“It’s a big dodge,” she said, “a way of not doing all the things that are supposed to be the liberal ways to solve these problems” – things such as more money for schools, “real socialized medicine” and urban policies focused less on attracting or retaining sports teams and more on creating jobs.

Dallas Stout, president of the California chapters of the Brady Campaign to End Gun Violence, said he’s glad people are crossing partisan lines on gun issues because “any time people talk about these things, something good can come of it.”

However, Stout said, “Clearly, we have a gun problem in this country and people are dying because of it.” Gun restrictions “have halved the firearm death rate in California,” he said, so when someone liberal or conservative claims such laws don’t work “that’s like bumper-sticker logic, more of the same old rhetoric that makes this debate so difficult to have.”

Adam Winkler, a UCLA law professor and author of “Gunfight,” a history of America’s gun-rights battles, noted that gun control wasn’t always a partisan divide. He cited Republican California Gov. Ronald Reagan’s 1967 statement that “there’s no reason why on the street today a citizen should be carrying loaded weapons.”

But as poverty and gang violence led to more gun crimes in U.S. cities, Democrats representing such areas rallied around gun control, Winkler said. At the same time, the reborn conservatism of the 1970s and 1980s saw rural, white voters as key supporters.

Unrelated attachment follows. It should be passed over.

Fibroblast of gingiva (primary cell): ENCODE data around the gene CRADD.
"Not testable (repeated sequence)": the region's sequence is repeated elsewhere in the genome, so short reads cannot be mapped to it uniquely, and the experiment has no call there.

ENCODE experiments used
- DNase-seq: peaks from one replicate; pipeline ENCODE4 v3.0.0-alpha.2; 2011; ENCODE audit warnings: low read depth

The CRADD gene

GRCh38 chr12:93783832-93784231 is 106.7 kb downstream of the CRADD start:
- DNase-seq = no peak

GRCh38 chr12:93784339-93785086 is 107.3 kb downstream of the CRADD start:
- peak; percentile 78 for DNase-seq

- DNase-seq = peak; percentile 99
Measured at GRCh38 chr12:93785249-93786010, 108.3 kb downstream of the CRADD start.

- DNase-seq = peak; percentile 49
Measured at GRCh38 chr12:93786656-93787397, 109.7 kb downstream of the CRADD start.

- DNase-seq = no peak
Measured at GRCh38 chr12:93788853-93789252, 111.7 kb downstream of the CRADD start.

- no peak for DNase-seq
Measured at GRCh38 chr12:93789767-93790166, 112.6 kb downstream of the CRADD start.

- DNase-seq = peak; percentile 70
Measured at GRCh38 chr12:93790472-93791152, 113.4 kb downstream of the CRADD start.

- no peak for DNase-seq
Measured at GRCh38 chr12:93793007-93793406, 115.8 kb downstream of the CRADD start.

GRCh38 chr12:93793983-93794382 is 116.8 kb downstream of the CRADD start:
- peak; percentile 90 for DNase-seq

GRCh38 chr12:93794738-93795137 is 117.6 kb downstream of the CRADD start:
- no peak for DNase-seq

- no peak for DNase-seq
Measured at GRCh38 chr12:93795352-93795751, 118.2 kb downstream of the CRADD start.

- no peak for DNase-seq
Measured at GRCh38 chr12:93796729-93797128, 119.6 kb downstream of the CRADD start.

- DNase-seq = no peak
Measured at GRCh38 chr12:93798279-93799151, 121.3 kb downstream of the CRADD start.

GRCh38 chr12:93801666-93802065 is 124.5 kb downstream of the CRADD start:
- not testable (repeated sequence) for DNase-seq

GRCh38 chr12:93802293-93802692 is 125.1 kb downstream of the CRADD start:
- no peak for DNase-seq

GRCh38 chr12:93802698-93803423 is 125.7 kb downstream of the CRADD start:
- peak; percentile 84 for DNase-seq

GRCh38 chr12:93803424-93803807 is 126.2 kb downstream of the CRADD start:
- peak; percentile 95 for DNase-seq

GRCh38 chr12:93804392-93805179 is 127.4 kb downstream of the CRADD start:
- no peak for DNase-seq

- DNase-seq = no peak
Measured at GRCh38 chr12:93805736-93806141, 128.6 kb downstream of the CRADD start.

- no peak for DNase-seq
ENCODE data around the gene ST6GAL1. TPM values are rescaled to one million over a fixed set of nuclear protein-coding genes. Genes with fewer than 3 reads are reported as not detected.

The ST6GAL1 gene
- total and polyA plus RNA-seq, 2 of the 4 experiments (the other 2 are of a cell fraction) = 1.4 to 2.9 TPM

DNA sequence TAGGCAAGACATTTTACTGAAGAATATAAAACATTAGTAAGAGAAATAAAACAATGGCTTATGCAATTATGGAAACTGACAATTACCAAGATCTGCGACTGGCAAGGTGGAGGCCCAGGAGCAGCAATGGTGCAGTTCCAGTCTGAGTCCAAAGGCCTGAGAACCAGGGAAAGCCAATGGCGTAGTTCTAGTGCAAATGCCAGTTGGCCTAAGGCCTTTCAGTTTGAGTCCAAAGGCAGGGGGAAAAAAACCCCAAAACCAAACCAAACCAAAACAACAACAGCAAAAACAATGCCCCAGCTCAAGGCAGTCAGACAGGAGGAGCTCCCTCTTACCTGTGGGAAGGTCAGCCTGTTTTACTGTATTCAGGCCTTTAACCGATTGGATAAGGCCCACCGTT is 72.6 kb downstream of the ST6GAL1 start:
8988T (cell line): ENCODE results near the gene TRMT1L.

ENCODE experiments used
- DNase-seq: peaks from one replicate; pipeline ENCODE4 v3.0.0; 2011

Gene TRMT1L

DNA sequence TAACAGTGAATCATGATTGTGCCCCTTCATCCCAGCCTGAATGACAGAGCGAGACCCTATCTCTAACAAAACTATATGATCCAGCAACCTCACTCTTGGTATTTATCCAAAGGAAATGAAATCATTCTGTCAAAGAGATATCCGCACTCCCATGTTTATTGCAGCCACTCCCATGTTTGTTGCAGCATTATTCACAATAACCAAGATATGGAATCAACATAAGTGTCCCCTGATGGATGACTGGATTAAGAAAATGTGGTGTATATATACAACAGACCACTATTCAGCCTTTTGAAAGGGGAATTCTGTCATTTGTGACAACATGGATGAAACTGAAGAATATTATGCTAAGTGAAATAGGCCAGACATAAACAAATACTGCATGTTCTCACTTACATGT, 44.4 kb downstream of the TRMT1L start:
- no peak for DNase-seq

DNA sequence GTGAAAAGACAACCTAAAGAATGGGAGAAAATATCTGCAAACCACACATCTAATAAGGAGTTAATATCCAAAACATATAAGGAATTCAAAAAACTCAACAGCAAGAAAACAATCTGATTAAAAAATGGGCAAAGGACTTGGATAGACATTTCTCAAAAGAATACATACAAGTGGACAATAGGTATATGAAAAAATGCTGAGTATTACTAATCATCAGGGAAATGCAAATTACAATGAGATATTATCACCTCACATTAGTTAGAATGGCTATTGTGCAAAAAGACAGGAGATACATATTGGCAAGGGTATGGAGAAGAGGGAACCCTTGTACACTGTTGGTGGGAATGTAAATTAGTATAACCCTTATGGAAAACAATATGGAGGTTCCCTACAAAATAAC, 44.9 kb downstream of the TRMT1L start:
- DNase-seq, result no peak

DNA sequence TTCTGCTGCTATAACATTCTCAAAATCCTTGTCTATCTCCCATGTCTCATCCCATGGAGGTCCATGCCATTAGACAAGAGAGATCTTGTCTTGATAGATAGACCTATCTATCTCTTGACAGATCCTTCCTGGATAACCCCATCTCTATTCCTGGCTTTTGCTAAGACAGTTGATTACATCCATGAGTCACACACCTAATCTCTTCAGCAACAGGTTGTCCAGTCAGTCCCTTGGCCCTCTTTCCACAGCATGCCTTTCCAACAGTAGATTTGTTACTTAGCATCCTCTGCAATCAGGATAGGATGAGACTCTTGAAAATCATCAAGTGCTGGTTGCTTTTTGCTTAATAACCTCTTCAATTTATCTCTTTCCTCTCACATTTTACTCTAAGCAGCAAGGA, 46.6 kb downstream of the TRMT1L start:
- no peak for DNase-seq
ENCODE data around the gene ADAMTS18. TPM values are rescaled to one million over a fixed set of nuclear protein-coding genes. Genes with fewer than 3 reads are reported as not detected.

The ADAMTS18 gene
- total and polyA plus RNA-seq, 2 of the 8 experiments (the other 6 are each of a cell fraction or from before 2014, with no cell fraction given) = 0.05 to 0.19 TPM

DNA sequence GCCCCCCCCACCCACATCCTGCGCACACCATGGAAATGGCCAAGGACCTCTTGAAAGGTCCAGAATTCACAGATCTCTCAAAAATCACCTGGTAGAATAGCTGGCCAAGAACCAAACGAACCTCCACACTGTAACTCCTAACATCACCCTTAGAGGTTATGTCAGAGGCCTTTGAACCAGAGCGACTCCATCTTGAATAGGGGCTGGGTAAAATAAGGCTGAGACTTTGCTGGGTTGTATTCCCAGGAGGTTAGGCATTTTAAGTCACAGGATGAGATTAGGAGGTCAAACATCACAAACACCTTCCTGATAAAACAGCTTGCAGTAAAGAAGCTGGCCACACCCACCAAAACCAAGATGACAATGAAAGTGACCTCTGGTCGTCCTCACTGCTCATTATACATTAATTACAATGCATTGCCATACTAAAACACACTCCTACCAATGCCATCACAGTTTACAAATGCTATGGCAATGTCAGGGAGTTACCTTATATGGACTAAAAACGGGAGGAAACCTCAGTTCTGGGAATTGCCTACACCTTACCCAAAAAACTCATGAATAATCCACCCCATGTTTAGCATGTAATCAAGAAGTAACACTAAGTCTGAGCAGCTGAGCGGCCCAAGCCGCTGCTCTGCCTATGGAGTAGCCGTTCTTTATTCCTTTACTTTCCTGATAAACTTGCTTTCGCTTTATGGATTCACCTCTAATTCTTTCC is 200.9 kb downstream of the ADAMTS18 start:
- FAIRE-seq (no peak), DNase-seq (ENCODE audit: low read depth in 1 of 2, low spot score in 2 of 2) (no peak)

“Appealing to their sense of outrage about gun control was a handy way for the Republican coalition to solidify its base,” he said.

Traditional gun-rights groups don’t know what to make of the Liberal Gun Club.

“The gun issue is not wholly and solely for conservatives – it is for anybody who believes in liberty and freedom, no matter what persuasion they are or perspective they have,” said Sam Paredes, executive director of Gun Owners of California.

However, those beliefs must be uncompromising, he said. Some gun lovers would rather negotiate new gun-control measures, he explained. “We will be scrupulously observant to watch for any tendencies like that from this group or any other.”

If the Liberal Gun Club is absolute in its Second Amendment beliefs, “we can fight shoulder to shoulder,” Paredes said. Then, when gun rights are safely enshrined, “we can shake hands and then draw swords on other issues.”

Hoeber, who cut her activist teeth in the AIDS and gay politics of the 1980s, recalls conservatives who staunchly opposed public health measures such as condom distribution, even as her community was dying around her.

“These are the same people who are the loudest pro-gun voices in American politics. If that was my understanding of who gun owners are, I’d probably want to take their guns away, too,” she said. “Those fundamentalist, queer-baiting people who I see as monsters and may be coming for me someday. But they’re the only people fighting for my right to have a gun on the day that they come for me.”